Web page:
Updated: Jan 14
In the words of Phoebe Waller Bridge - "“Hair is everything. We wish it wasn’t so we could actually think about something else occasionally. But it is. It’s the difference between a good day and a bad day. We’re meant to think that it’s a symbol of power, that it’s a symbol of fertility. Some people are exploited for it.... Hair is everything.” While Phoebe isn't black and won't have the same experiences as us with our hair, this quote is everything. So, here are some top tips on how to keep your 'fro fly - so you will always have a good day.
Black hair needs a lot of moisture to stay strong. This easy method does exactly what it sounds like it does - locks in the moisture. The roots of your hair get the most nutrients from the hair follicle, so it's important to take the most care of the ends.
L - Liquid. This just means that the hair needs moisturising - so you can use any product that lists 'aqua' in the ingredients. Most hair masks are great, and for extra nourishment, combining the mask with a shower cap will steam your hair. But you don't even need to splash the cash, because water alone is enough.
O - After moisturising, rub oil through the lengths of your hair, in order to lock in the moisture. Argon oil is probably the most popular option. It's easy to find in drug stores and comparatively cheap to other products. Jojoba and coconut oil are also brilliant options - and can be multi-purpose. Of course, when it comes to oil, kitchen products like olive oil work too. However, in my experience, these options are too heavy, hard to wash out and a bit smelly.
C - The final step calls for putting cream in the ends of your hair, preventing moisture escaping through the cuticles. When shopping for products, a lot of moisturisers have 'cream' in the title - so be careful you aren't just getting another moisturiser.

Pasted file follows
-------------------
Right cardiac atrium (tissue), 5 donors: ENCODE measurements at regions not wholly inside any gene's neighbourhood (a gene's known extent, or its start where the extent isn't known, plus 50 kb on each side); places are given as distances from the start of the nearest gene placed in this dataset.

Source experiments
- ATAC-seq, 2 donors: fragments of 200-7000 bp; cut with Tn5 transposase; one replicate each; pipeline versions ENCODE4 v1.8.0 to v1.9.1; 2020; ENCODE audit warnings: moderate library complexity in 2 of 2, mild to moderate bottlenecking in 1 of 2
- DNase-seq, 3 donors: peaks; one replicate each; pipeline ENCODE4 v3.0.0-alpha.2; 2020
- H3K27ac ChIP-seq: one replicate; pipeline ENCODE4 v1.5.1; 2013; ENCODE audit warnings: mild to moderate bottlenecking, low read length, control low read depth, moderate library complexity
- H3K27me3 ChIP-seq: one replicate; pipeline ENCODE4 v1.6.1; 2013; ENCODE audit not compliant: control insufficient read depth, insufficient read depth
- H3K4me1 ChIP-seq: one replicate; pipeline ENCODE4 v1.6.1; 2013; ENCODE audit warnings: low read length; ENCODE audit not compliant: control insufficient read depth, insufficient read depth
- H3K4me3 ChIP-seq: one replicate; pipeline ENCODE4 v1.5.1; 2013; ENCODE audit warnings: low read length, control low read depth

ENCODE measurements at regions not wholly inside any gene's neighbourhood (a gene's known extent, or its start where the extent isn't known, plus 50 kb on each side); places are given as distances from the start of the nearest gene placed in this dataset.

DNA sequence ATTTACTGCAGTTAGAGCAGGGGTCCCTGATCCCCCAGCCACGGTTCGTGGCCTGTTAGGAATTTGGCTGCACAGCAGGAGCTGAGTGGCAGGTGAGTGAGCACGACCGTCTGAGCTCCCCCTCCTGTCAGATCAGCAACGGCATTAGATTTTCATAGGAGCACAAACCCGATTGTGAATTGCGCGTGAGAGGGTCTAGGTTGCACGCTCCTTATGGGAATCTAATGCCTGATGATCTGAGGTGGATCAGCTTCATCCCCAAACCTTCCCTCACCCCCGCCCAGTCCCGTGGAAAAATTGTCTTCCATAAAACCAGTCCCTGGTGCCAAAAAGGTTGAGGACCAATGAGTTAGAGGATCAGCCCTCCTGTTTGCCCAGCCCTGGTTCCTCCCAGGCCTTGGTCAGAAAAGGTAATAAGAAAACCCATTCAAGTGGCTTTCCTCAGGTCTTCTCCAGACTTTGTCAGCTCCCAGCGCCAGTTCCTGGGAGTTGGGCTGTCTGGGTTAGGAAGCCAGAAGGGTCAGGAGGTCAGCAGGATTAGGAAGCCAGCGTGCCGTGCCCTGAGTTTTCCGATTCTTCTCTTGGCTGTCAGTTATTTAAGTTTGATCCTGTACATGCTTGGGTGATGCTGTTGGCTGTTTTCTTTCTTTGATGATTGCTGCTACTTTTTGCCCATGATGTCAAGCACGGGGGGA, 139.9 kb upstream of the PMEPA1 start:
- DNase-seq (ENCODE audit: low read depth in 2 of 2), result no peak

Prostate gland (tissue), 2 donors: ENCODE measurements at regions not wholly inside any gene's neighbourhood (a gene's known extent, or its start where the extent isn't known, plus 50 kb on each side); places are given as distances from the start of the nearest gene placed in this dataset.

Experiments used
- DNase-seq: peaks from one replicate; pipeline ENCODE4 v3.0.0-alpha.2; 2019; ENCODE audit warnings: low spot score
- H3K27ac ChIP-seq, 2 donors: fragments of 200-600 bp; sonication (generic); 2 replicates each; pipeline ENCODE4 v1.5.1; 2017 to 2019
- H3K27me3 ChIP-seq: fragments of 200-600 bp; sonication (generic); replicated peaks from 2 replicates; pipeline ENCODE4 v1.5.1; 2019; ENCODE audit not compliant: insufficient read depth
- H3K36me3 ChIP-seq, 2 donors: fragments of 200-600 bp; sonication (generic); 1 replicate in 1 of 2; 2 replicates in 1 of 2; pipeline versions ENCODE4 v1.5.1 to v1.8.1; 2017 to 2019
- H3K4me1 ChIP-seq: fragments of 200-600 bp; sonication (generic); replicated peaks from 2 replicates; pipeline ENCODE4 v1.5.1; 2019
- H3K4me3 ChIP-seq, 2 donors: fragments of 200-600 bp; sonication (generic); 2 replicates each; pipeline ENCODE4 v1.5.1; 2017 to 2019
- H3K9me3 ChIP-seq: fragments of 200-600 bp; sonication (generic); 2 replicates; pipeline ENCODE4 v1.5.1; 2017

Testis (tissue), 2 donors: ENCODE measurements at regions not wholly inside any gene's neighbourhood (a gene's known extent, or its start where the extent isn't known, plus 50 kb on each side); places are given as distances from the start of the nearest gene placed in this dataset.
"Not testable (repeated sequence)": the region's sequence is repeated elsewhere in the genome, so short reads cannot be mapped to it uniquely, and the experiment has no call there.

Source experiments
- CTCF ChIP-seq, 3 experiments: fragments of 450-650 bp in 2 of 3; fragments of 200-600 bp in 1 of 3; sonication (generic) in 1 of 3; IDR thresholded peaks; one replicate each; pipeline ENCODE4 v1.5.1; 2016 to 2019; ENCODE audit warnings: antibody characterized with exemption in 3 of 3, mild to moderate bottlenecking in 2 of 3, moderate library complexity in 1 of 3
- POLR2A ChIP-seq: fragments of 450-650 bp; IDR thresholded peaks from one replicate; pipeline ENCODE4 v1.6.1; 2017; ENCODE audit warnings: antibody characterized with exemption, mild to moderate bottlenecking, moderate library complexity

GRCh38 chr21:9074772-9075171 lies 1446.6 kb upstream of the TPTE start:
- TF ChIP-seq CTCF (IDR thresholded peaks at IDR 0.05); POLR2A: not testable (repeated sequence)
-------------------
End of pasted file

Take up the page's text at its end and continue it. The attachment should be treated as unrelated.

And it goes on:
TIP: if your hair is really knotty, put in a leave in conditioner. When you brush, make sure to section your hair, and start brushing at the ends, then work your way up the length of the hair.
2. Hair wraps
Hair wraps are great for every occasion: the days when you can't be bothered, the days when you want to add a little something something, protecting your hair at night - or maybe your an every day wrap kinda gal.
Living in a rural area I've always found it quite hard to find hair wraps that aren't just insanely expensive scarfs. But turns out Lush are selling wraps for a pretty good price (£3-7). They are advertised as 'knot wraps' with a range of uses, and are credited as part of the Japanese custom 'Furoshiki'. But they come in a range of materials - from silk to cotton to polyester - in different patterns and colours.
Another great brand based up in London is Knots http://knots-uk.com/, a company started by a Haitian woman, selling African head wraps. The prices are little more up market (£20-30), but the site sells more - headbands, bandannas and hair wraps - in a wider range of colours and materials.